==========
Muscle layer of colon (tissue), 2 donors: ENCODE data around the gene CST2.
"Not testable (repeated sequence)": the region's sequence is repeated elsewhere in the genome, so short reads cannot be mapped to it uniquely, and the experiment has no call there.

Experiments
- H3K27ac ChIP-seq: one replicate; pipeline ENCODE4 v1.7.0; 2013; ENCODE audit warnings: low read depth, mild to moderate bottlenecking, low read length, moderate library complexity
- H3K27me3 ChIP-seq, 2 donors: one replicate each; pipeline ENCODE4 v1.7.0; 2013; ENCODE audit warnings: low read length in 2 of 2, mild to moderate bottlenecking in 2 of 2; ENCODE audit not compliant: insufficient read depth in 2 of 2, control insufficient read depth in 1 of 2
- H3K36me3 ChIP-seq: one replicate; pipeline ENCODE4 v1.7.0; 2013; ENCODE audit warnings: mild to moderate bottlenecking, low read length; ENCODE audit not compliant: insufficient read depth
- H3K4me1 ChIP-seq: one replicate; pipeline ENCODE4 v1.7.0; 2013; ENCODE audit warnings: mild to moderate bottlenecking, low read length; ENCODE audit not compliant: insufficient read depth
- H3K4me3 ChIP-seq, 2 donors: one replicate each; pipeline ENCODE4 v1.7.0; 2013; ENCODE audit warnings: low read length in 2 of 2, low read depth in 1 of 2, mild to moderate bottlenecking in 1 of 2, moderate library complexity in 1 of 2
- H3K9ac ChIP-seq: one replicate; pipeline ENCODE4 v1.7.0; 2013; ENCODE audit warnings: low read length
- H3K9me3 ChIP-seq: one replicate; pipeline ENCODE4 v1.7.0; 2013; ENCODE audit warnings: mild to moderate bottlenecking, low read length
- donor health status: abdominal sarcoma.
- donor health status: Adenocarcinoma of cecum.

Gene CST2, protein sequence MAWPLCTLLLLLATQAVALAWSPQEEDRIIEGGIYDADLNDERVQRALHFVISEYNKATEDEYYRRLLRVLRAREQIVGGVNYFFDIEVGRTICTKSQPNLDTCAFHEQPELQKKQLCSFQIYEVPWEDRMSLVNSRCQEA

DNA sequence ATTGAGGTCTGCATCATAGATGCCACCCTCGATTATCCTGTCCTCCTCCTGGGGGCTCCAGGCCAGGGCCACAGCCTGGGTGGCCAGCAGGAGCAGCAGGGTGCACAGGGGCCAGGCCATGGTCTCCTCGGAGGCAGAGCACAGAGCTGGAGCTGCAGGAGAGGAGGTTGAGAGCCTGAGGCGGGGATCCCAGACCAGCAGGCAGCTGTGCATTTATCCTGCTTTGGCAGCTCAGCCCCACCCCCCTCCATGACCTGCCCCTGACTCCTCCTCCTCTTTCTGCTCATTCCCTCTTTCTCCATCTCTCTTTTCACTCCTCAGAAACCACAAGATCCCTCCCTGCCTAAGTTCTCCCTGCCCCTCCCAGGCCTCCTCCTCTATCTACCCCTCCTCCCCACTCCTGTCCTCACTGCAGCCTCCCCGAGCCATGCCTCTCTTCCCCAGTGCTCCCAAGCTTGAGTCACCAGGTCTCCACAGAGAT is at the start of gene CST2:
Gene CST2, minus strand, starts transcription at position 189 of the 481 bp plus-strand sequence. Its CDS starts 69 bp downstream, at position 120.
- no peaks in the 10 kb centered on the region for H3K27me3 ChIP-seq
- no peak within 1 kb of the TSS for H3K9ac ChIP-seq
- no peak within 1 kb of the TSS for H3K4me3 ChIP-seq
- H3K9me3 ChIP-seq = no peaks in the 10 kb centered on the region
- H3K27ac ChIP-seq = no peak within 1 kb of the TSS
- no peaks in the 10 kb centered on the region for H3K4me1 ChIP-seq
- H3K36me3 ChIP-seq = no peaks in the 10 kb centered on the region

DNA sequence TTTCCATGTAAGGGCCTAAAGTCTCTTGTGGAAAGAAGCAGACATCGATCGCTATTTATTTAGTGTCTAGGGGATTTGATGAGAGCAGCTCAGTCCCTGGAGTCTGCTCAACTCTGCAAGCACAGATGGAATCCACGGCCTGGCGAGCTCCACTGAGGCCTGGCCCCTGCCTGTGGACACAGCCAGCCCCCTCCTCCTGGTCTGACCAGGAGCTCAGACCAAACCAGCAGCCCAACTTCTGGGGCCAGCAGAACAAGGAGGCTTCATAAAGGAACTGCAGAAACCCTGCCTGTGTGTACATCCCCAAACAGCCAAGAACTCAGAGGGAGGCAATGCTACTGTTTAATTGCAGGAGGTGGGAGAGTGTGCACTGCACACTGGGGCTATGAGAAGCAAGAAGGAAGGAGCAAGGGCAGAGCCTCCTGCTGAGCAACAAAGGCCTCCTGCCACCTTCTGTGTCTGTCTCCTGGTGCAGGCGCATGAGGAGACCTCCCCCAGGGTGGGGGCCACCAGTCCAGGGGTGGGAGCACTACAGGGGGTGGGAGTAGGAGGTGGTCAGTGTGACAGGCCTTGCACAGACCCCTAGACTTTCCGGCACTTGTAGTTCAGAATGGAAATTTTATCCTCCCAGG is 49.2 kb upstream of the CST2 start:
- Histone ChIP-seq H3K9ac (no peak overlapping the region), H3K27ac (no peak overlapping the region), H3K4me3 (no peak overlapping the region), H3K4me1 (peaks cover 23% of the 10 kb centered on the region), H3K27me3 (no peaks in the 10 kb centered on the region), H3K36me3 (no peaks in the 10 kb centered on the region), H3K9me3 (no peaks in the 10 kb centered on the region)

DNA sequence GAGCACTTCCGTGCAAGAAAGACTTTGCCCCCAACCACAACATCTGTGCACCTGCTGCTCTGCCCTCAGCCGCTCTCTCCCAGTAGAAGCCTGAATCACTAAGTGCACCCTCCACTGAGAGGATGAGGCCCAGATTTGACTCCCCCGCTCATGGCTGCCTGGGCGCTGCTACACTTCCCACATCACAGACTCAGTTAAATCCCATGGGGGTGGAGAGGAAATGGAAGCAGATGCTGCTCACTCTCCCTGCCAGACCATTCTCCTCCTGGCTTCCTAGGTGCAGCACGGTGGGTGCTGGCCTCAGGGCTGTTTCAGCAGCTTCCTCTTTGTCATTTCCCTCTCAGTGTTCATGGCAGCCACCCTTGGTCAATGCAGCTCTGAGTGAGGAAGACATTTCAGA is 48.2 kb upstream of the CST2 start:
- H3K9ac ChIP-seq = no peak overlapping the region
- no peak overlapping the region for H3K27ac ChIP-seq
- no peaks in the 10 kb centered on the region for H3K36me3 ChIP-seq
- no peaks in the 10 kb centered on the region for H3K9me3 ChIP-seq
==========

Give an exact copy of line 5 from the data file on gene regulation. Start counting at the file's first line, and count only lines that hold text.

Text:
- H3K27me3 ChIP-seq, 2 donors: one replicate each; pipeline ENCODE4 v1.7.0; 2013; ENCODE audit warnings: low read length in 2 of 2, mild to moderate bottlenecking in 2 of 2; ENCODE audit not compliant: insufficient read depth in 2 of 2, control insufficient read depth in 1 of 2